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Adherence among adolescents prescribed medication for symptoms of attention deficit hyperactivity disorder Ohan, Jeneva Lee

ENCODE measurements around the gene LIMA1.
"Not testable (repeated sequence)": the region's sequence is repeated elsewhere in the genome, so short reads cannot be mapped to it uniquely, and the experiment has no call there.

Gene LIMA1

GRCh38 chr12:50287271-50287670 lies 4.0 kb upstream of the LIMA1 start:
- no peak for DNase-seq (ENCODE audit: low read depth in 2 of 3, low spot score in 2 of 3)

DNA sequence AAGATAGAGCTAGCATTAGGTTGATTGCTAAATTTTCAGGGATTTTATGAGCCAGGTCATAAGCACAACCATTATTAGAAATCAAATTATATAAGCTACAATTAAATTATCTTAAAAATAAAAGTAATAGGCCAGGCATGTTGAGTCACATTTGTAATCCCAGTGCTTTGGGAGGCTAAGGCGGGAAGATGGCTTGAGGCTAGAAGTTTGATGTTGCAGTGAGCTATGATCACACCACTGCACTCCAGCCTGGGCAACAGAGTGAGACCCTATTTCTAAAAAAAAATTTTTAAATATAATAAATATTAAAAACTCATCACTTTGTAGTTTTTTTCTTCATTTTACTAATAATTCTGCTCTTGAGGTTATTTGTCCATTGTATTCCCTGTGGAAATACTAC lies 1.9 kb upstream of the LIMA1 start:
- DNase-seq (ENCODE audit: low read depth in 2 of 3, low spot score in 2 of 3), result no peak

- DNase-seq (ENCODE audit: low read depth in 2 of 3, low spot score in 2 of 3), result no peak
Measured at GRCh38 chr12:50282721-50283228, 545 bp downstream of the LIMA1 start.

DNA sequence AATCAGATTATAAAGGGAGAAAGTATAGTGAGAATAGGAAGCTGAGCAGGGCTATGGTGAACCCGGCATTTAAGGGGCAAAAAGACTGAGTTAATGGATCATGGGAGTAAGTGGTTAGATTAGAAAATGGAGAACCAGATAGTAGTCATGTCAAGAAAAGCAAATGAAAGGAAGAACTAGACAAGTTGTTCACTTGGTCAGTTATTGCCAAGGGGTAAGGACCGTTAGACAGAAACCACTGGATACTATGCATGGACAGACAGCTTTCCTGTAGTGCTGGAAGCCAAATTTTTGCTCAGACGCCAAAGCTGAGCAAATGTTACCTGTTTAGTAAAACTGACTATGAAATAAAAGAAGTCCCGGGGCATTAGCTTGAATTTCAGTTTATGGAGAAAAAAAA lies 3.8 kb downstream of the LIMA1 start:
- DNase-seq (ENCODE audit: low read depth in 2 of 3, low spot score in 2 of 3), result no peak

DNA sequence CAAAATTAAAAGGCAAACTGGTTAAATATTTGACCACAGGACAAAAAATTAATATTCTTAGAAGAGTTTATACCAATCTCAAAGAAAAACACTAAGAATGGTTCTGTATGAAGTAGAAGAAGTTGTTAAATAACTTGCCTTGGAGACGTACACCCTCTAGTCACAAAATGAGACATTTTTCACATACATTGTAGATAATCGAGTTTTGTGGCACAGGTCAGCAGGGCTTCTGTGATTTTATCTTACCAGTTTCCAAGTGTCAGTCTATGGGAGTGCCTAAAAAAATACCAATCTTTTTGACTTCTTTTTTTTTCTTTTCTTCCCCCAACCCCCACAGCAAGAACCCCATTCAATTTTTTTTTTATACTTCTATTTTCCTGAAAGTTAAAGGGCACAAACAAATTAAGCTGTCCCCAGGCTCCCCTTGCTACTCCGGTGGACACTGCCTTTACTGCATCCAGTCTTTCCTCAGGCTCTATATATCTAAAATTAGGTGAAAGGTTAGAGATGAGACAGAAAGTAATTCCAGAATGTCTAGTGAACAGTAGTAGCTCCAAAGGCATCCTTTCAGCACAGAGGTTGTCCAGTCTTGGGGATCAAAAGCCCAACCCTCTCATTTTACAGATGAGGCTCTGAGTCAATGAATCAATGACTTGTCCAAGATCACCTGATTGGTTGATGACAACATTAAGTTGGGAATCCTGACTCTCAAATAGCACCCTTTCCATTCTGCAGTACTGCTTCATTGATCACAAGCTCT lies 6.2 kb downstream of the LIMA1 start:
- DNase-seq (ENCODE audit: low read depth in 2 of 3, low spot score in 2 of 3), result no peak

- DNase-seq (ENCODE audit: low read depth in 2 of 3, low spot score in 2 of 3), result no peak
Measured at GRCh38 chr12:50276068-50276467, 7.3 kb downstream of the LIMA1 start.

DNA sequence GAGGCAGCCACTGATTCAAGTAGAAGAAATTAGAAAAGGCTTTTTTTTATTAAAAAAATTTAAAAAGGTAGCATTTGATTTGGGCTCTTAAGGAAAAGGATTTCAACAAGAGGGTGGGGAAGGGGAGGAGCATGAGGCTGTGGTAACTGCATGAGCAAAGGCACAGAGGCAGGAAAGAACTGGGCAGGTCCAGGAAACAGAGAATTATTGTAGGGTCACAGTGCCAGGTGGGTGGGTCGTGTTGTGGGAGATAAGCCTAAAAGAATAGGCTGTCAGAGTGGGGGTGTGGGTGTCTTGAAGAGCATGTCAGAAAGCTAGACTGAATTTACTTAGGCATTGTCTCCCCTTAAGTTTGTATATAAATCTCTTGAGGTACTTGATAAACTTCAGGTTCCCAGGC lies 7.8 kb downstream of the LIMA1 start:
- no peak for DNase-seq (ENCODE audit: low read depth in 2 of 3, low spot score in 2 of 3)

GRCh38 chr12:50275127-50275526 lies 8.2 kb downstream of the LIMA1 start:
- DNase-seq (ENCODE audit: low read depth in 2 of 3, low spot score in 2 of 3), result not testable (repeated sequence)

Attention Deficit Hyperactivity Disorder (ADHD) is a relatively common psychiatric disorder that is characterized by inappropriate levels of inattention and/or hyperactive-impulsive behaviours. Although stimulant medication is known to be an effective way to manage ADHD symptoms for adolescents with the disorder, there has been a lack of research into behaviours that may compromise the effectiveness, of this treatment, such as nonadherence to the medication. This study was designed to investigate the association between parent and adolescent reported rates of adherence and rationally derived factors that were hypothesized to relate to adherence amongst adolescents with ADHD. In this study, none of the rationally derived factors that showed adequate evidence for internal reliability (i.e., perceived barriers to medication taking, perceived benefits to medication taking, individual characteristics, and social influences) correlated With or predicted adherence reports for 29 adolescents prescribed medication for ADHD symptoms. Exploratory analyses revealed that two items from the interview used were correlated with adherence reports; these indicated that adolescents who perceived their medication as addictable were less adherent, and adolescents who perceive their disorder as heritable were more adherent. Adherence reports also correlated with parent reported symptoms of anxiety and depression. The two items identified by the exploratory analyses, in addition to the parent reported anxious/depressed symptoms, accounted for 23% of the variance in adherence reports. Another interesting result was the high rates of reported adherence, in contrast to low rates that were expected. Possible explanations for these results, in addition to directions for future research in this area, are discussed.

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